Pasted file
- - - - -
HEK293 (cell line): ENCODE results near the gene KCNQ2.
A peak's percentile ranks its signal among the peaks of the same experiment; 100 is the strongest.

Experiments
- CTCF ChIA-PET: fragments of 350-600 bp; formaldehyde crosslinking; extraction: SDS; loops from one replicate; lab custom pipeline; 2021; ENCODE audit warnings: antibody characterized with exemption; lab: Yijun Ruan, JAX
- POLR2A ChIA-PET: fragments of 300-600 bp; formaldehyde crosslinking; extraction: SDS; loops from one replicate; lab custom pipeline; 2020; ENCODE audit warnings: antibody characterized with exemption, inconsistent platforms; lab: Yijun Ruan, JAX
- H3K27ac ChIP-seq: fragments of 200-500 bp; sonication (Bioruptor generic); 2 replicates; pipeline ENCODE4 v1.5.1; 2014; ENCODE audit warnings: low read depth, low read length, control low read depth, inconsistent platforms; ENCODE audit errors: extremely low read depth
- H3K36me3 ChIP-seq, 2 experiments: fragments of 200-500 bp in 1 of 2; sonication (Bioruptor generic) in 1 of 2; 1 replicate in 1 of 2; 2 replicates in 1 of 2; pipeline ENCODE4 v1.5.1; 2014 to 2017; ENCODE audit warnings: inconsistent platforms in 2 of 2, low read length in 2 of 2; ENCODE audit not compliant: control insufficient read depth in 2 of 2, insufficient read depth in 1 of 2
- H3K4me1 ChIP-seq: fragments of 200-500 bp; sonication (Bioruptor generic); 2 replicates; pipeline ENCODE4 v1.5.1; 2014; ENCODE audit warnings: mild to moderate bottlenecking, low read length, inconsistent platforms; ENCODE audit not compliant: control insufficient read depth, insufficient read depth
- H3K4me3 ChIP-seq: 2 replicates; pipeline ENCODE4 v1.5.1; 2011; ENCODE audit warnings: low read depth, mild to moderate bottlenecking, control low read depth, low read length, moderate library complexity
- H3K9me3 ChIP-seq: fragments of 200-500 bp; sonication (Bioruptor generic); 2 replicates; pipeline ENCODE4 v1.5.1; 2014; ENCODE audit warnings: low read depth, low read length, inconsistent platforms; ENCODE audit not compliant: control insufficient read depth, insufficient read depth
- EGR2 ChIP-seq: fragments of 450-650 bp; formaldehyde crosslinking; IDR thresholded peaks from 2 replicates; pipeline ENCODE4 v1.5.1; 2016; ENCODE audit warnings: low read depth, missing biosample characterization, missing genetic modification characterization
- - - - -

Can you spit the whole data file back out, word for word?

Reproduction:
HEK293 (cell line): ENCODE results near the gene KCNQ2.
A peak's percentile ranks its signal among the peaks of the same experiment; 100 is the strongest.

Experiments
- CTCF ChIA-PET: fragments of 350-600 bp; formaldehyde crosslinking; extraction: SDS; loops from one replicate; lab custom pipeline; 2021; ENCODE audit warnings: antibody characterized with exemption; lab: Yijun Ruan, JAX
- POLR2A ChIA-PET: fragments of 300-600 bp; formaldehyde crosslinking; extraction: SDS; loops from one replicate; lab custom pipeline; 2020; ENCODE audit warnings: antibody characterized with exemption, inconsistent platforms; lab: Yijun Ruan, JAX
- H3K27ac ChIP-seq: fragments of 200-500 bp; sonication (Bioruptor generic); 2 replicates; pipeline ENCODE4 v1.5.1; 2014; ENCODE audit warnings: low read depth, low read length, control low read depth, inconsistent platforms; ENCODE audit errors: extremely low read depth
- H3K36me3 ChIP-seq, 2 experiments: fragments of 200-500 bp in 1 of 2; sonication (Bioruptor generic) in 1 of 2; 1 replicate in 1 of 2; 2 replicates in 1 of 2; pipeline ENCODE4 v1.5.1; 2014 to 2017; ENCODE audit warnings: inconsistent platforms in 2 of 2, low read length in 2 of 2; ENCODE audit not compliant: control insufficient read depth in 2 of 2, insufficient read depth in 1 of 2
- H3K4me1 ChIP-seq: fragments of 200-500 bp; sonication (Bioruptor generic); 2 replicates; pipeline ENCODE4 v1.5.1; 2014; ENCODE audit warnings: mild to moderate bottlenecking, low read length, inconsistent platforms; ENCODE audit not compliant: control insufficient read depth, insufficient read depth
- H3K4me3 ChIP-seq: 2 replicates; pipeline ENCODE4 v1.5.1; 2011; ENCODE audit warnings: low read depth, mild to moderate bottlenecking, control low read depth, low read length, moderate library complexity
- H3K9me3 ChIP-seq: fragments of 200-500 bp; sonication (Bioruptor generic); 2 replicates; pipeline ENCODE4 v1.5.1; 2014; ENCODE audit warnings: low read depth, low read length, inconsistent platforms; ENCODE audit not compliant: control insufficient read depth, insufficient read depth
- EGR2 ChIP-seq: fragments of 450-650 bp; formaldehyde crosslinking; IDR thresholded peaks from 2 replicates; pipeline ENCODE4 v1.5.1; 2016; ENCODE audit warnings: low read depth, missing biosample characterization, missing genetic modification characterization